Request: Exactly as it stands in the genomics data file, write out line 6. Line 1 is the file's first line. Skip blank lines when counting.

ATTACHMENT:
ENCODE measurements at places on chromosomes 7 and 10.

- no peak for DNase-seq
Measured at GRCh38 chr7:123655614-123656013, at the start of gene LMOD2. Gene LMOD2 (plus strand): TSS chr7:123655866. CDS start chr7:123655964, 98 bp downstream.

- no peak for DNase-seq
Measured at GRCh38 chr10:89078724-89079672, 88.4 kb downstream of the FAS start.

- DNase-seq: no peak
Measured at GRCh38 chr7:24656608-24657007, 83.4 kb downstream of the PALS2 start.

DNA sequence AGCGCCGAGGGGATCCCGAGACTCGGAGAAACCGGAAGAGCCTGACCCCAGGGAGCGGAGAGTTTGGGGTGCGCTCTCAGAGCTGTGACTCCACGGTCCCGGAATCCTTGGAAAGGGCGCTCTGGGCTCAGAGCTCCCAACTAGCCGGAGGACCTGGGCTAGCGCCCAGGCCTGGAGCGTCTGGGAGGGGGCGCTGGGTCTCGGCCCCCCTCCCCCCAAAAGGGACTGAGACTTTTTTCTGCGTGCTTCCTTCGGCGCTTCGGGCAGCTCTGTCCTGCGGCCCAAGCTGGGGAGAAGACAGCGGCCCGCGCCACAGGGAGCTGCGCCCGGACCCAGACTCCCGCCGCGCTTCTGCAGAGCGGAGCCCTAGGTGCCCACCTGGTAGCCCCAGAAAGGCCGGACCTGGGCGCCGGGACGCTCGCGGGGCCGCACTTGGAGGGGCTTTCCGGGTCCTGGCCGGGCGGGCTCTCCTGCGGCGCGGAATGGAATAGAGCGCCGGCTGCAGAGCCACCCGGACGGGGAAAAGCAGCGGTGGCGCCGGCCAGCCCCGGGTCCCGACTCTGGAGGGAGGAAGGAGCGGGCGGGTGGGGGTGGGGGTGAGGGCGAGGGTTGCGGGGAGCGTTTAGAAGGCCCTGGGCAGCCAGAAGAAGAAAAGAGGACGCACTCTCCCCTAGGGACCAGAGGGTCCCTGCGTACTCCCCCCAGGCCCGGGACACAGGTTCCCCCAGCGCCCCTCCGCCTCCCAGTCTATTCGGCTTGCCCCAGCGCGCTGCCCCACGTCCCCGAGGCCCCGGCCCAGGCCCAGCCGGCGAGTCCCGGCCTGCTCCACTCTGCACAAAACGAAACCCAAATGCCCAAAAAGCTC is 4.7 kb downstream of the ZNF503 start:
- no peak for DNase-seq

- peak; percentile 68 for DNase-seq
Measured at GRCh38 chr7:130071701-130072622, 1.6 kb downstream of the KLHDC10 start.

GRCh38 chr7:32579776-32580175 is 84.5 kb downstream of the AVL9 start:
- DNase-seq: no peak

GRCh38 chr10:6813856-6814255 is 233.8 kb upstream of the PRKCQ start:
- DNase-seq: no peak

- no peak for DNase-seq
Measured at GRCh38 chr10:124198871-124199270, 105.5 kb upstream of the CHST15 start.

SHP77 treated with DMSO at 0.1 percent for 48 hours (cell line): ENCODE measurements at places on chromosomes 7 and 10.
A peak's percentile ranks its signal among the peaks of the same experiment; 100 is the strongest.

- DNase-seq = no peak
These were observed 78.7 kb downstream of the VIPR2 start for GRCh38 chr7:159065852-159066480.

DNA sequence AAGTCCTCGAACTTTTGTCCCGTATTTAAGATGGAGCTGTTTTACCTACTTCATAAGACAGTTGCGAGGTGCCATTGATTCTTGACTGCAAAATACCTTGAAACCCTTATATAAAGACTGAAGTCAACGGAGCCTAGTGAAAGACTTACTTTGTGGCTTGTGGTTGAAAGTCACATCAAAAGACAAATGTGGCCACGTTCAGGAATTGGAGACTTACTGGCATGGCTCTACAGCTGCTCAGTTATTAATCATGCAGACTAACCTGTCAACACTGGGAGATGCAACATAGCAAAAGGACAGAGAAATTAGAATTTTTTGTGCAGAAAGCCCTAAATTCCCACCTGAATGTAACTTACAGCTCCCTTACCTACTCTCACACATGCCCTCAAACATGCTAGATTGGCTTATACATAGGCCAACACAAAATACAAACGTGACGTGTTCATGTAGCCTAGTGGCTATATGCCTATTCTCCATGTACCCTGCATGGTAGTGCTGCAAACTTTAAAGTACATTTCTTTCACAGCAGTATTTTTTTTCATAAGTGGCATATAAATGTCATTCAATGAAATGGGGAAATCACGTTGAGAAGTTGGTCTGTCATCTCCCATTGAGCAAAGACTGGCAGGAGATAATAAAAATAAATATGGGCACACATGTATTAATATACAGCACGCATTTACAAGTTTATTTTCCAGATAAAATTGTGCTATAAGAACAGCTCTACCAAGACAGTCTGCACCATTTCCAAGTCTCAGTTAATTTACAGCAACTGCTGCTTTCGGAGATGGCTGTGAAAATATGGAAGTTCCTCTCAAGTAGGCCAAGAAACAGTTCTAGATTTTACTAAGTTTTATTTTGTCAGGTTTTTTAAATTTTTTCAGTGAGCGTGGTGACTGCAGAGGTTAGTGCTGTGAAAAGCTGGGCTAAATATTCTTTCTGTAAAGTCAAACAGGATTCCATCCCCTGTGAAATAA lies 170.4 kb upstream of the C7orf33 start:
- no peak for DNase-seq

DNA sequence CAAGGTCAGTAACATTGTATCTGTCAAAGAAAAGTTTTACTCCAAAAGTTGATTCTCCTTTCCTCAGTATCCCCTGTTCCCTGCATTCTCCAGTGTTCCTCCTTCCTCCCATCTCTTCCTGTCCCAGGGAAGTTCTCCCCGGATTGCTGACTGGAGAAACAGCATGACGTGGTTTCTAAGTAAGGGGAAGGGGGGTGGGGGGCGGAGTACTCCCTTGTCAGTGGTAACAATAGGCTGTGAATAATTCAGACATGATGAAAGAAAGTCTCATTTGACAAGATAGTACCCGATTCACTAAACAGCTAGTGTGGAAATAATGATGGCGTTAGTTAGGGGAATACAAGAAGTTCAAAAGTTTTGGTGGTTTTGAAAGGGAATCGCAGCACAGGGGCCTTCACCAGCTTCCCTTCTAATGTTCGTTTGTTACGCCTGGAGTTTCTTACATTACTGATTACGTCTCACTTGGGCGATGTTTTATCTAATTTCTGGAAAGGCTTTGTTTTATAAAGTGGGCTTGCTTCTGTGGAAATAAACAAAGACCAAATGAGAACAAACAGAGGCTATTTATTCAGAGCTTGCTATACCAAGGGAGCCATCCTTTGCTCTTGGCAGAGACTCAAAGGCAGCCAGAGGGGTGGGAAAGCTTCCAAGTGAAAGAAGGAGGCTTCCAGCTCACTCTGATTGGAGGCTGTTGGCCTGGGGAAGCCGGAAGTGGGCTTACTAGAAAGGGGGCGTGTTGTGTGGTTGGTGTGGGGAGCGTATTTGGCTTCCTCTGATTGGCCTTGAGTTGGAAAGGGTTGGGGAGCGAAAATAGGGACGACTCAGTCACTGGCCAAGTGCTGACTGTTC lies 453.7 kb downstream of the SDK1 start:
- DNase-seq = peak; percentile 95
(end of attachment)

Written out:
- DNase-seq: no peak